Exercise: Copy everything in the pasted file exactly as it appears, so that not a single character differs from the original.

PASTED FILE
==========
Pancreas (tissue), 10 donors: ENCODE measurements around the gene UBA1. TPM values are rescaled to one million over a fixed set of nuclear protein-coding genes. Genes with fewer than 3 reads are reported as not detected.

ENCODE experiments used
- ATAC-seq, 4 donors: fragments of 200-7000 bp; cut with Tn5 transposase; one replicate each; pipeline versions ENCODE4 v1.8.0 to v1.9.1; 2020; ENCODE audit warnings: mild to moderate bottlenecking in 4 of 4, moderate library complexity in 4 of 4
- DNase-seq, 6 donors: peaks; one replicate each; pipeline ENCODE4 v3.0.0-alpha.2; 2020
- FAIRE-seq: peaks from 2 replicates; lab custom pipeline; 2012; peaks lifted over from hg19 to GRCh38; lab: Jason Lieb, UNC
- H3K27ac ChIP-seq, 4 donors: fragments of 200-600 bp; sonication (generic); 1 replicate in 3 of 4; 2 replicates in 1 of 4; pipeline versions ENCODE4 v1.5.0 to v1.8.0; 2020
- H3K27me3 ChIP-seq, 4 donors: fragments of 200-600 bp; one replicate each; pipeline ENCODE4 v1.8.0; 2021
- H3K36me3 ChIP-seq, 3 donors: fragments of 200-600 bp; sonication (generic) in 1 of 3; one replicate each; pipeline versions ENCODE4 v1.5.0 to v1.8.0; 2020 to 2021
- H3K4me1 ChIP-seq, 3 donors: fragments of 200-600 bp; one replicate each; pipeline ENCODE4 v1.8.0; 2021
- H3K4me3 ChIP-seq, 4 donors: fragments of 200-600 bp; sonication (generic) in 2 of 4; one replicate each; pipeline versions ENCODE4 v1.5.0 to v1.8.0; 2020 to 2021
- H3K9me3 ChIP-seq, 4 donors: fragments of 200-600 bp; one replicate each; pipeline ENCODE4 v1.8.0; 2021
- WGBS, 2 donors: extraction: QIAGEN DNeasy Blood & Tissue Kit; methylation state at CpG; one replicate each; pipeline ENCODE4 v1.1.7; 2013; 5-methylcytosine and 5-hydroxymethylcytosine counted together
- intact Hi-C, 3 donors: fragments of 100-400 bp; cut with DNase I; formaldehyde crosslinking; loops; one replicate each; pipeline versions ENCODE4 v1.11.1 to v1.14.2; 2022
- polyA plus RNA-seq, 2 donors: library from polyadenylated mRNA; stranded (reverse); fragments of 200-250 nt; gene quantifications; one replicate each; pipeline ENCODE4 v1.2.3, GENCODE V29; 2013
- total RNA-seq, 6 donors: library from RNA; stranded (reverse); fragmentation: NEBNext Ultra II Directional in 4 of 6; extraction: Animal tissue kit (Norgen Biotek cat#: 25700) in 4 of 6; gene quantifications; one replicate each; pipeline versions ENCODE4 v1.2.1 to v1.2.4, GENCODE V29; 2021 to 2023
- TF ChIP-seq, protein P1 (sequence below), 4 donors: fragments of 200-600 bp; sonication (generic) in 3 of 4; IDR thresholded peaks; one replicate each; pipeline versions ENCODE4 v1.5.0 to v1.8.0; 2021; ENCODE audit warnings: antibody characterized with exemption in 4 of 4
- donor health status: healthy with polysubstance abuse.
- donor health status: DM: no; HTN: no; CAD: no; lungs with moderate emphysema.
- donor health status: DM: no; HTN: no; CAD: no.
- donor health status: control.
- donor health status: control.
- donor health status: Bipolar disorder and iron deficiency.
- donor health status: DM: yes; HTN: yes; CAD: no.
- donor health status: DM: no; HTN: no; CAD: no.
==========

Pancreas (tissue), 10 donors: ENCODE measurements around the gene UBA1. TPM values are rescaled to one million over a fixed set of nuclear protein-coding genes. Genes with fewer than 3 reads are reported as not detected.

ENCODE experiments used
- ATAC-seq, 4 donors: fragments of 200-7000 bp; cut with Tn5 transposase; one replicate each; pipeline versions ENCODE4 v1.8.0 to v1.9.1; 2020; ENCODE audit warnings: mild to moderate bottlenecking in 4 of 4, moderate library complexity in 4 of 4
- DNase-seq, 6 donors: peaks; one replicate each; pipeline ENCODE4 v3.0.0-alpha.2; 2020
- FAIRE-seq: peaks from 2 replicates; lab custom pipeline; 2012; peaks lifted over from hg19 to GRCh38; lab: Jason Lieb, UNC
- H3K27ac ChIP-seq, 4 donors: fragments of 200-600 bp; sonication (generic); 1 replicate in 3 of 4; 2 replicates in 1 of 4; pipeline versions ENCODE4 v1.5.0 to v1.8.0; 2020
- H3K27me3 ChIP-seq, 4 donors: fragments of 200-600 bp; one replicate each; pipeline ENCODE4 v1.8.0; 2021
- H3K36me3 ChIP-seq, 3 donors: fragments of 200-600 bp; sonication (generic) in 1 of 3; one replicate each; pipeline versions ENCODE4 v1.5.0 to v1.8.0; 2020 to 2021
- H3K4me1 ChIP-seq, 3 donors: fragments of 200-600 bp; one replicate each; pipeline ENCODE4 v1.8.0; 2021
- H3K4me3 ChIP-seq, 4 donors: fragments of 200-600 bp; sonication (generic) in 2 of 4; one replicate each; pipeline versions ENCODE4 v1.5.0 to v1.8.0; 2020 to 2021
- H3K9me3 ChIP-seq, 4 donors: fragments of 200-600 bp; one replicate each; pipeline ENCODE4 v1.8.0; 2021
- WGBS, 2 donors: extraction: QIAGEN DNeasy Blood & Tissue Kit; methylation state at CpG; one replicate each; pipeline ENCODE4 v1.1.7; 2013; 5-methylcytosine and 5-hydroxymethylcytosine counted together
- intact Hi-C, 3 donors: fragments of 100-400 bp; cut with DNase I; formaldehyde crosslinking; loops; one replicate each; pipeline versions ENCODE4 v1.11.1 to v1.14.2; 2022
- polyA plus RNA-seq, 2 donors: library from polyadenylated mRNA; stranded (reverse); fragments of 200-250 nt; gene quantifications; one replicate each; pipeline ENCODE4 v1.2.3, GENCODE V29; 2013
- total RNA-seq, 6 donors: library from RNA; stranded (reverse); fragmentation: NEBNext Ultra II Directional in 4 of 6; extraction: Animal tissue kit (Norgen Biotek cat#: 25700) in 4 of 6; gene quantifications; one replicate each; pipeline versions ENCODE4 v1.2.1 to v1.2.4, GENCODE V29; 2021 to 2023
- TF ChIP-seq, protein P1 (sequence below), 4 donors: fragments of 200-600 bp; sonication (generic) in 3 of 4; IDR thresholded peaks; one replicate each; pipeline versions ENCODE4 v1.5.0 to v1.8.0; 2021; ENCODE audit warnings: antibody characterized with exemption in 4 of 4
- donor health status: healthy with polysubstance abuse.
- donor health status: DM: no; HTN: no; CAD: no; lungs with moderate emphysema.
- donor health status: DM: no; HTN: no; CAD: no.
- donor health status: control.
- donor health status: control.
- donor health status: Bipolar disorder and iron deficiency.
- donor health status: DM: yes; HTN: yes; CAD: no.
- donor health status: DM: no; HTN: no; CAD: no.